They aren't going to drive miles and miles out of town to look for something to do.

Need more proof why they don't come out to public land?

Fine.

Why would they? Your average RV on public land probably has a family camping in it. With SUCH 'tempting' stuff to steal like clothing, games, and food.

I mean, come on. Be real about it! They aren't after you or your camping stuff.

So, stop worrying that you need a camping gun because someone is coming out to public land to get you or your worthless things. It's not happening.

The WORST That Could Happen

Ok, it's not like nobody has EVER been killed or robbed while camping remotely. (Or while doing anything you can name.)

And who can forget the movie Deliverance?  Scared the mess out of the entire country.

Sure, it has happened. (Albeit most camping or hiking crimes probably happened in a campground or in a public land spot very close to a city.)

woman hiker hugging redwood tree

But come on. If you stress and worry about every little thing that COULD happen, you aren't living.

Worrying is 100%  a waste of your time.

You could also get struck by lightning. Hit by a car. Or attacked by a bear.

Are your fears stopping you from going outside? Hope not.

 If you're boondocking, generally, other people will be around the camping area. Just watch for any weirdos and if you're uncomfortable, move.

You'll Stay Safe Without A Camping Gun By Doing These Things:

1. Use Your Head. Your street smarts. If you're a woman, your women's intuition. If it doesn't feel like a safe place for WHATEVER REASON, leave. You're on wheels.

2. Social Media. Don't post your exact current locations on social media. I hope that's pretty obvious, ladies.

3. Company. Camp with a friend if possible. I mean, solo is totally safe. But being with a friend will be even safer.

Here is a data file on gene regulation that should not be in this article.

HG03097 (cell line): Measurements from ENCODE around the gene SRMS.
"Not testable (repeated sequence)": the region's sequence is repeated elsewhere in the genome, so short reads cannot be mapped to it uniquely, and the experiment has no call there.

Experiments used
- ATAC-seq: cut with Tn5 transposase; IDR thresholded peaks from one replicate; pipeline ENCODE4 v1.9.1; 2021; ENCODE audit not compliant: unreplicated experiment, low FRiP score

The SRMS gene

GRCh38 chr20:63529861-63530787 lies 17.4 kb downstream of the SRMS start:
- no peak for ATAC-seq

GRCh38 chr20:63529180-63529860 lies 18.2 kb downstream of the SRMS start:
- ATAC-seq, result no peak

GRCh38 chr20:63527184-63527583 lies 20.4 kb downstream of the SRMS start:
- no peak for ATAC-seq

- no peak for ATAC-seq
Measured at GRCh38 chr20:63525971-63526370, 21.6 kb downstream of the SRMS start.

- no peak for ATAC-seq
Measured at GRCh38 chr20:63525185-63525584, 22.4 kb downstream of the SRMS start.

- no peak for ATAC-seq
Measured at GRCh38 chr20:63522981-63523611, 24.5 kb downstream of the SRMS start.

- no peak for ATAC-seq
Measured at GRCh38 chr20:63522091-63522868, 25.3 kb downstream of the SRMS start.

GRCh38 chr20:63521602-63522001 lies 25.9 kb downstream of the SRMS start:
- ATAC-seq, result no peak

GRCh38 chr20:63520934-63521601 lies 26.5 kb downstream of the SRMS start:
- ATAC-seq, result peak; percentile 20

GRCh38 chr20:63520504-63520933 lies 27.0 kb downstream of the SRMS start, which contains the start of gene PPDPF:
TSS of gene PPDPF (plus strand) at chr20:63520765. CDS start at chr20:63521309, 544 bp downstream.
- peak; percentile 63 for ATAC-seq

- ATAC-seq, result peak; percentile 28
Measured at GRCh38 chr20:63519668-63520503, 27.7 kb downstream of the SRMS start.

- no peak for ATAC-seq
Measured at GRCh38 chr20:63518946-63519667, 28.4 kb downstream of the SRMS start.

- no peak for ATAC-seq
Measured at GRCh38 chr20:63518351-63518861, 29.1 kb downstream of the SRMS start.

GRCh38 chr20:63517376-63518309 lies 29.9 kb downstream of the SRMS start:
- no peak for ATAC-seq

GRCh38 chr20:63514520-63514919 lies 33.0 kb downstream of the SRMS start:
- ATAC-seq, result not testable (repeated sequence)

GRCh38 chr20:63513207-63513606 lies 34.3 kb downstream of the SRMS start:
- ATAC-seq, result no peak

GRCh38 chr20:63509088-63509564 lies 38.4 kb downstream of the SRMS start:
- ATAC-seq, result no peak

4.Use Your Head. Yes, read #1 again.

That's it! It's VERY safe 'out there'. Sorry if it's unexciting. There's just not much to it. The good news is IT'S GENERALLY SAFE!!

Conclusion

If you want to carry a gun when boondocking, go for it. But I'm here to tell you YOU DON'T NEED A CAMPING GUN or other protection.

Woman tourist taking selfie Mendenhall glacier Juneau Alaska

Use your women's intuition and you'll be just fine 'out there' on your own!

Nobody out on public lands is out to get you. If it makes you feel safer or better to have a gun, fine. Keep it in a safe place and stored properly.

Also, know your states laws about traveling with one. You also better know the gun laws in the states in which you plan to travel.

But hey, if you like to hang out in seedy or close-to-city spots or shady areas then yes, maybe you should keep some form of self-defense handy.

Otherwise, stop worrying. It's fun and wonderful to camp solo and in nature!

(And guess what? You are not usually more than maybe 20-30 minutes from some town. Boondocking is not as 'away from society' as you may think when camping out west on public lands.)